Small. House churches should not grow too large before they decide to multiply. Otherwise, the loss of intimacy, openness, and interaction will eventually compromise the group’s attractiveness and plateau the numbers. Currently around the globe, explosive Christian conversion growth from church planting movements is characterized by the reproduction of multiplying house churches and cell groups of no more than 10-30 people.5 It is known that smaller churches experience a proportionally higher growth rate than larger churches: 1-100 member church (63% growth in 5 years), 100-200 (23%), 200-300 (17%), 300-400 (7%), and over 1000 (4%).6 In other words, churches tend to plateau in numbers as they get larger, making the necessity of continually sending out groups from existing churches to start new ones obvious. Given their mobility, flexibility, simplicity, and low cost, small house churches are the most strategic choice in reaching the masses.
Saturation-Focused. Every neighbourhood, apartment complex, work setting, and educational institute should be considered as a potential area for a new house church. Conventional churches are not able to penetrate into many segments of society, necessitating a restructuring and re-strategizing towards a more mobile and flexible approach that can do the job. Specifically, the idea gaining attention among mission organizations and missiologists is the planting of a church for every 500 to 1000 people so that as many people as possible will have a Christian community nearby.7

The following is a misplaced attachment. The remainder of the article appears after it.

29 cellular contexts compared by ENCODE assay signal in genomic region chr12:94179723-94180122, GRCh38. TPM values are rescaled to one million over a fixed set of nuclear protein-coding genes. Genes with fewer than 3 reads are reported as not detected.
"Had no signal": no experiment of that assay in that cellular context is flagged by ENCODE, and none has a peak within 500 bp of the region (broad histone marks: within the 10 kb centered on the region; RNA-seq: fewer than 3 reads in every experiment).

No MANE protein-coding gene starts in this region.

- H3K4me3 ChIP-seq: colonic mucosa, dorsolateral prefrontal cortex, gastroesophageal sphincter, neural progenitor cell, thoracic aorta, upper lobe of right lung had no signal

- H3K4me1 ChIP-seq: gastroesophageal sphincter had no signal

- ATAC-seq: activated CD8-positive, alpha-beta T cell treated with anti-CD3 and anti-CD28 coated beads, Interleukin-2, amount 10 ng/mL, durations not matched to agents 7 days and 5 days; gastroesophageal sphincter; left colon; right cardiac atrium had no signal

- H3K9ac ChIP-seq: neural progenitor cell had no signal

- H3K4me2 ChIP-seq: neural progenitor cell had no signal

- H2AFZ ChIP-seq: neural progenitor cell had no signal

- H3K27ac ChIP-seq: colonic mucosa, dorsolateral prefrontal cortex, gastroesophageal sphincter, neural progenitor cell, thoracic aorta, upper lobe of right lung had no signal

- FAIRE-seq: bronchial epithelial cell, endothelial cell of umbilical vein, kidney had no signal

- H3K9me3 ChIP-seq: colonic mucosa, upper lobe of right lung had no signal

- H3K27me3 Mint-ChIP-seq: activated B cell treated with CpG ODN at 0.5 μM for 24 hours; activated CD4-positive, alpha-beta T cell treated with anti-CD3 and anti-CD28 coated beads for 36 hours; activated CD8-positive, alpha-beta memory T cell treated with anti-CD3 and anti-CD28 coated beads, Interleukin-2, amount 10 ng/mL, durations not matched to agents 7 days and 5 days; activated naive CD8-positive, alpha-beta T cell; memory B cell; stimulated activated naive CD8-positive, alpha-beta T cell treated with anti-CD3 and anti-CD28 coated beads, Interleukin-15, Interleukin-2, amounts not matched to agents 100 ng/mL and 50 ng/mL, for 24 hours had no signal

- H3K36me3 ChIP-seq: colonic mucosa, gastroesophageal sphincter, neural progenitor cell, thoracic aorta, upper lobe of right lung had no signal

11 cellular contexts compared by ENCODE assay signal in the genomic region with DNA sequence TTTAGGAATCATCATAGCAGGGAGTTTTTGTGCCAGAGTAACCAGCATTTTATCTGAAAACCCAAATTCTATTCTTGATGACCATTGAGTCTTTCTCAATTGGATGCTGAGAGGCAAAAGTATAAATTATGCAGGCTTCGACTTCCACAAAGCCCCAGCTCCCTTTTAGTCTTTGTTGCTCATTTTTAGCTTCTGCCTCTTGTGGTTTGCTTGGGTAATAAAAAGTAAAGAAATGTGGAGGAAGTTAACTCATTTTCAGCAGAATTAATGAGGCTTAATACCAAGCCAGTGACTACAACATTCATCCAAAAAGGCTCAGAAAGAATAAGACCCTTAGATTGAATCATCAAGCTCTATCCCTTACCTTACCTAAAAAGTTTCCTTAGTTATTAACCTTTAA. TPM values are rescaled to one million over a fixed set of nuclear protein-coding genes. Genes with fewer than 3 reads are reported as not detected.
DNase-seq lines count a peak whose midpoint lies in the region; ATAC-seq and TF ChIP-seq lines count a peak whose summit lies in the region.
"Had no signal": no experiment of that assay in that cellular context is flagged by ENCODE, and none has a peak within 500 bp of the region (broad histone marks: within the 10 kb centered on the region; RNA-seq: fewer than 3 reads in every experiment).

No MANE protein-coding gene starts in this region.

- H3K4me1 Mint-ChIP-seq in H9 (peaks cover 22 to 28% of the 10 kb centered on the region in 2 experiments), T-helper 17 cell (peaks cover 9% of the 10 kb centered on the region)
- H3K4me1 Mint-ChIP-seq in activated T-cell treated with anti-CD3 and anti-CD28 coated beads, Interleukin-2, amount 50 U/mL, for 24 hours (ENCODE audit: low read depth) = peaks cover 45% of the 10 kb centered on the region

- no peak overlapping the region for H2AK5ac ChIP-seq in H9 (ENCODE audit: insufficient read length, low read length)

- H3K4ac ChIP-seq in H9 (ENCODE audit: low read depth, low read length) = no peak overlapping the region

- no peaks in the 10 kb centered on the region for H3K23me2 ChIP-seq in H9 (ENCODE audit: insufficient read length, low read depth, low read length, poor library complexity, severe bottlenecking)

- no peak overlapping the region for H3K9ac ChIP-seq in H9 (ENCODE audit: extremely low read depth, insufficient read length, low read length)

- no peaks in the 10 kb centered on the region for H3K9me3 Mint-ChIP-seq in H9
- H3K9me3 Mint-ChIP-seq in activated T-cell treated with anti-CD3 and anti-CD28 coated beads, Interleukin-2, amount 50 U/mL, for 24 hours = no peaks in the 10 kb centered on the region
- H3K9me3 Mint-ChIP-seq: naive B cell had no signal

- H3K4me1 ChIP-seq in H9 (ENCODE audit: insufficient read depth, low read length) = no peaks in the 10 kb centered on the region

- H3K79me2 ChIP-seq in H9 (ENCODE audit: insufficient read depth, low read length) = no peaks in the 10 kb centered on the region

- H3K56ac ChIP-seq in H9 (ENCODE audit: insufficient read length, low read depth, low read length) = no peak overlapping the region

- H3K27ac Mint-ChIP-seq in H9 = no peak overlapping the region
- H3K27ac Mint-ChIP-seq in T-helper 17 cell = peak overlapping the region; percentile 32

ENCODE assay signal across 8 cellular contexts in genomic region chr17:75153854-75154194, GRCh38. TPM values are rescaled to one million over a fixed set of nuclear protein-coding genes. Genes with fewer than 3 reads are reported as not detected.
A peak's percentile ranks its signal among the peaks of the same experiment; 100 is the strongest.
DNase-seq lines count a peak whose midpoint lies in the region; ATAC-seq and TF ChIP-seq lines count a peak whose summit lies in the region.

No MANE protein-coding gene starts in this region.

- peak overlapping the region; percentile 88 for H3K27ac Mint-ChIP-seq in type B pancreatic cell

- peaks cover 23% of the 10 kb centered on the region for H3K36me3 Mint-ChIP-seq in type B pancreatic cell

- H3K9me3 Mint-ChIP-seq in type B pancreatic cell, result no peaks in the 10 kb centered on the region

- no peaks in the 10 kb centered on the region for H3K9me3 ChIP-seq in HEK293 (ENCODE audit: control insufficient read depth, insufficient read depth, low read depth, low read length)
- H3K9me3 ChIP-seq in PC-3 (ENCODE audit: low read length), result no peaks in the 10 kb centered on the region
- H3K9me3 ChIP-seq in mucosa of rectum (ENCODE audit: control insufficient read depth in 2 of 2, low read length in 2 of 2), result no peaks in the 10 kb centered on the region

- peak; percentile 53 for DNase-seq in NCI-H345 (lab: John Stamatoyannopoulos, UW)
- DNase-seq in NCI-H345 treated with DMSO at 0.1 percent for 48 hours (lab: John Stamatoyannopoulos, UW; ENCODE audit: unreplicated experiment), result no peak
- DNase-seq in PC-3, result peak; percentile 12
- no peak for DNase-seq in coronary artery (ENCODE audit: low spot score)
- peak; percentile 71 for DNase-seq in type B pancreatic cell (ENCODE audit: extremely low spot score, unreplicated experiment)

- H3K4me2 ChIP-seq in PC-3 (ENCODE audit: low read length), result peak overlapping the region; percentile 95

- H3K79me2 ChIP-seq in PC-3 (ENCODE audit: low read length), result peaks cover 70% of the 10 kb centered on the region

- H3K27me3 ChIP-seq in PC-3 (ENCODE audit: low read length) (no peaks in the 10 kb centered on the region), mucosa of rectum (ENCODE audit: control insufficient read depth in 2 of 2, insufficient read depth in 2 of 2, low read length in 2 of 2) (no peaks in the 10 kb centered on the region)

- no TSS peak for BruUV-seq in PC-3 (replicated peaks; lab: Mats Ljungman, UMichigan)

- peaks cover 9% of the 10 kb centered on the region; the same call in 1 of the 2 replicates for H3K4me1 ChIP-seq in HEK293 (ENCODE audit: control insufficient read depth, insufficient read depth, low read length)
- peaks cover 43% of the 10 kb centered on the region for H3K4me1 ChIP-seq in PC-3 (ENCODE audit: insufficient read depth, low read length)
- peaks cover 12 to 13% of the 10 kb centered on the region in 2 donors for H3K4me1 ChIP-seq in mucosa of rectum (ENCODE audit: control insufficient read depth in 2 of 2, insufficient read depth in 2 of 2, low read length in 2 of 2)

Volunteer-Led. The weight of responsibility and leadership for emerging house church movements should be placed squarely on the shoulders of grassroots volunteers, or so-called lay people. Traditional approaches to church planting and missionary work have always employed, quite literally, the services of the professionally trained. However, current research shows that the extent to which rapid church planting movements are birthed depends on the degree to which indigenous non-professionals are encouraged, trained, and released.8 Professionals — although having a real role as coaches and strategists and mobile overseers of house church networks — need to give way to a new wave of volunteer Christian leaders from the grassroots.